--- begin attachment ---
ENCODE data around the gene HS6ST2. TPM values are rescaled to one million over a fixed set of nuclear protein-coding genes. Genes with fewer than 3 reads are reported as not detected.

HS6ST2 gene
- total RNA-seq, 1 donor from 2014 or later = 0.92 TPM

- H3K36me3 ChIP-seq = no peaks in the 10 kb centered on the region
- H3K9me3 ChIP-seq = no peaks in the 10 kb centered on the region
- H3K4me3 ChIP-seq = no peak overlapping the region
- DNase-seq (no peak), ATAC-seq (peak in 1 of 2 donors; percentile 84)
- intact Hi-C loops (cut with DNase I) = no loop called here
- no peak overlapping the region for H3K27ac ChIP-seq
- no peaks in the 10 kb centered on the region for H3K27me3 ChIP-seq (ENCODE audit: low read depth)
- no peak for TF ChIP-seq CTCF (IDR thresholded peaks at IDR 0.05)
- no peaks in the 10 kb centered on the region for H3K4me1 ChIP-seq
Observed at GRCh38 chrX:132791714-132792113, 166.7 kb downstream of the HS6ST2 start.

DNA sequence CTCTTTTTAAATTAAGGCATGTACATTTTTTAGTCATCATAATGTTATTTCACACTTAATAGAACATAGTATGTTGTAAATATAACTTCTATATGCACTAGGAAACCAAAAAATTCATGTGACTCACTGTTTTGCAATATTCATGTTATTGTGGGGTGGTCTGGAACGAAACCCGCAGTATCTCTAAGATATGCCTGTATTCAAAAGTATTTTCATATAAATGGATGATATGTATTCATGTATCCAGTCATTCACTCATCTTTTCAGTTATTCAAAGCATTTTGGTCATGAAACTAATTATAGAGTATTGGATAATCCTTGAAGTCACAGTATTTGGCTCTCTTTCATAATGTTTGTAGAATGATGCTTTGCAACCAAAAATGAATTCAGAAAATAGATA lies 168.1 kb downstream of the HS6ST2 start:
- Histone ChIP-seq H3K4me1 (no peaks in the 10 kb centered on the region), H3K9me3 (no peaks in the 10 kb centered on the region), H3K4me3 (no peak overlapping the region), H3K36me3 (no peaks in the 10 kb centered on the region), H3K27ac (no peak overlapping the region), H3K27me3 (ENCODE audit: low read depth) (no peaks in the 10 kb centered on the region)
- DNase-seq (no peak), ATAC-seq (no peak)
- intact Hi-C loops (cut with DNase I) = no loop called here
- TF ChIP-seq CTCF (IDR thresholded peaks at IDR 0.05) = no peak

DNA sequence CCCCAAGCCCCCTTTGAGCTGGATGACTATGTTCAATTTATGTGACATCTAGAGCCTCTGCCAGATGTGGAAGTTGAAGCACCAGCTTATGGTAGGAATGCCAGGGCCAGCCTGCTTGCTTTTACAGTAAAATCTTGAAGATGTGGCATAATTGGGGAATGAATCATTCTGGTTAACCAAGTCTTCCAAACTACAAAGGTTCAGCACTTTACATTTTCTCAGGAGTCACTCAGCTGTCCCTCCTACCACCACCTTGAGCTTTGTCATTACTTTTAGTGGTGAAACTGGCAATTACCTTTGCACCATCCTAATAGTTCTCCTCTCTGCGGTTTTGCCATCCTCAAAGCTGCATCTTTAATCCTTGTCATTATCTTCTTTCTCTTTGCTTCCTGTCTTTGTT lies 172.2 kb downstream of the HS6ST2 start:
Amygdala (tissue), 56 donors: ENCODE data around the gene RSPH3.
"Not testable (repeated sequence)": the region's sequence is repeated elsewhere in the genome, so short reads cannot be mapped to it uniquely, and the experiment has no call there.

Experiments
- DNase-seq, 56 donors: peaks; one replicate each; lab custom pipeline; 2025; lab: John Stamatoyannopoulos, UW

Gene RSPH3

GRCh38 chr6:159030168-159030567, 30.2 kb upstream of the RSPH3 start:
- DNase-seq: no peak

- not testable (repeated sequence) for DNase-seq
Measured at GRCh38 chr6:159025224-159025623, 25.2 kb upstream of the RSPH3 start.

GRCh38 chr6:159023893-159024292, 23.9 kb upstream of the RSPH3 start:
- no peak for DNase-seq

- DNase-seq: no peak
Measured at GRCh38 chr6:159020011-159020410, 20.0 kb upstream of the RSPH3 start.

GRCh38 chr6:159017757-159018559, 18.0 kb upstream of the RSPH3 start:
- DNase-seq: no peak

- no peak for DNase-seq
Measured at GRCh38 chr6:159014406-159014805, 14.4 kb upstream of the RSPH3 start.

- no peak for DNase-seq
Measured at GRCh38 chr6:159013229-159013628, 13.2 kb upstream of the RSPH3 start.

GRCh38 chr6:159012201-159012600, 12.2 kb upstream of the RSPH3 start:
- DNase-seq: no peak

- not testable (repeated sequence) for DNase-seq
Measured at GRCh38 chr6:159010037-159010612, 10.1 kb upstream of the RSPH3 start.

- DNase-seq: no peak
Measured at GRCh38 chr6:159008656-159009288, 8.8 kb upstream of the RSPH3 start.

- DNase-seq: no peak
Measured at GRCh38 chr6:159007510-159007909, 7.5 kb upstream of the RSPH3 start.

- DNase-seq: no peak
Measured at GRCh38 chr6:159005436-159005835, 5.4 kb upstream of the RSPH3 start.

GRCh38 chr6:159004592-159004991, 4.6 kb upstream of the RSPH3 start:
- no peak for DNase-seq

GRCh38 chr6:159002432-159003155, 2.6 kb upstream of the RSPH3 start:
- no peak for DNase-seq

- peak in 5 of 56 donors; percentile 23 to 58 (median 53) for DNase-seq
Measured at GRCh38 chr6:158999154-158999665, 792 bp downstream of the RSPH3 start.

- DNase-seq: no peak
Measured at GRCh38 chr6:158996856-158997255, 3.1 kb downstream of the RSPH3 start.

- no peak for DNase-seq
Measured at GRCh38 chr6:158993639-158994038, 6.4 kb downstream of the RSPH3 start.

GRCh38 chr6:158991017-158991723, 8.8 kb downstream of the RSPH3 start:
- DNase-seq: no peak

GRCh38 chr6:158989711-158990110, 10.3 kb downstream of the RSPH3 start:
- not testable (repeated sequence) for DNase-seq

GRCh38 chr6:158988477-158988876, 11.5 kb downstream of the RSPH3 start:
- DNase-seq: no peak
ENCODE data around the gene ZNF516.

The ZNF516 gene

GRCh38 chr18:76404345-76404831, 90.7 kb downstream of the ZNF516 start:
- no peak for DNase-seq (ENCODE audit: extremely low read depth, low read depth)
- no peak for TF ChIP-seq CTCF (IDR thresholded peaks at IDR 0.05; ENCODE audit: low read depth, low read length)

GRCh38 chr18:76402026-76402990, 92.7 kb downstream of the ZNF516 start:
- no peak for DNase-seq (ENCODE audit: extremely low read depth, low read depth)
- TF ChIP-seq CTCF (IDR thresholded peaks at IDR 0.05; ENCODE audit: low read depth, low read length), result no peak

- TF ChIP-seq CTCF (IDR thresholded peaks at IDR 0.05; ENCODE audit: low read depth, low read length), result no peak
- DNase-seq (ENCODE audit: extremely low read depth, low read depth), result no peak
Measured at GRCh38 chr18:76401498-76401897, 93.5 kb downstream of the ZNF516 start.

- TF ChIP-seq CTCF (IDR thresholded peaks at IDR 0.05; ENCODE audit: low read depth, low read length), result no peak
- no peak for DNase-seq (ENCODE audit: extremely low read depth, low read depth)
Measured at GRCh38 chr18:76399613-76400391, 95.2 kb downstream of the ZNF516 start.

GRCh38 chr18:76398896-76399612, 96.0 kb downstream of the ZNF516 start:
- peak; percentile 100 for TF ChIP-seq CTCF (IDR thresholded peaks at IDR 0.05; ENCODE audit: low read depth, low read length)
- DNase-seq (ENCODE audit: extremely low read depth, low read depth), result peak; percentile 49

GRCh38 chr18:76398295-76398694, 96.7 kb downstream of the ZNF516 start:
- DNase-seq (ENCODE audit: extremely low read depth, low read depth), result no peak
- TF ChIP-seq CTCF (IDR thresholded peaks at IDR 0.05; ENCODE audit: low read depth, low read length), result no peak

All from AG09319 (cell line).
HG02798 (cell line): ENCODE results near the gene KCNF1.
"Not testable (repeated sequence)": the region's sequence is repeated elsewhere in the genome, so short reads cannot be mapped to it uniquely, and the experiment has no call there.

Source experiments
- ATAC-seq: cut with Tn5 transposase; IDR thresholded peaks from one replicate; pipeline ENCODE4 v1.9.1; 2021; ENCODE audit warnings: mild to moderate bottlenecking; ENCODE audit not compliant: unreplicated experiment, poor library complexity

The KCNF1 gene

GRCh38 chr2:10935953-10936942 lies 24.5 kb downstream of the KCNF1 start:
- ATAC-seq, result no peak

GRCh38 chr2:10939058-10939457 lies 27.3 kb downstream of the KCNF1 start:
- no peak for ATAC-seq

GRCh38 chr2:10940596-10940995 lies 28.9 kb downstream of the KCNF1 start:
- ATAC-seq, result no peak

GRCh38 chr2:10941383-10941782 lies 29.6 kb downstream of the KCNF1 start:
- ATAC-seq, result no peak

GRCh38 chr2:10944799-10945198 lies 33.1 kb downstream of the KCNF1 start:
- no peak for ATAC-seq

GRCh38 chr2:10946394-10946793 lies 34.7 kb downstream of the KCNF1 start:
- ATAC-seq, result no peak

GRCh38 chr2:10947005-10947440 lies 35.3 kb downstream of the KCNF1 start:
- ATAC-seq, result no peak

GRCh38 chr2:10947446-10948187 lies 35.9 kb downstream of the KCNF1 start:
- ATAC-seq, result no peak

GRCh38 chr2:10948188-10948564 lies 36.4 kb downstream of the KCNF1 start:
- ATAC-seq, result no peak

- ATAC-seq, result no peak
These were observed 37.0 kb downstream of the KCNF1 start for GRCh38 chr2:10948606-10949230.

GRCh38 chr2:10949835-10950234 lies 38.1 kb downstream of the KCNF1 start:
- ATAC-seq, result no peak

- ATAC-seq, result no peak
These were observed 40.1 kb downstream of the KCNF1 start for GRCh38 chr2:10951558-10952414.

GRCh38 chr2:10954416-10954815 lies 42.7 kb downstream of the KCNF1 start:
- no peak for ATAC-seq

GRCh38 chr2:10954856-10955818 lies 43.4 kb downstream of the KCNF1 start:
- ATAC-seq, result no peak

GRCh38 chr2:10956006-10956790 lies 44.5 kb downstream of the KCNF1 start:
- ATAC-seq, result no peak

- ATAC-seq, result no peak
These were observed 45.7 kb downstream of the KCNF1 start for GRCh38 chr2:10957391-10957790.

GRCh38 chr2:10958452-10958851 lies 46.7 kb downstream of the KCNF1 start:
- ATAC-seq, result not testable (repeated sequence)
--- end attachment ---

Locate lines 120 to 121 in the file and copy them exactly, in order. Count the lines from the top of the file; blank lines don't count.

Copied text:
- ATAC-seq, result no peak

- ATAC-seq, result no peak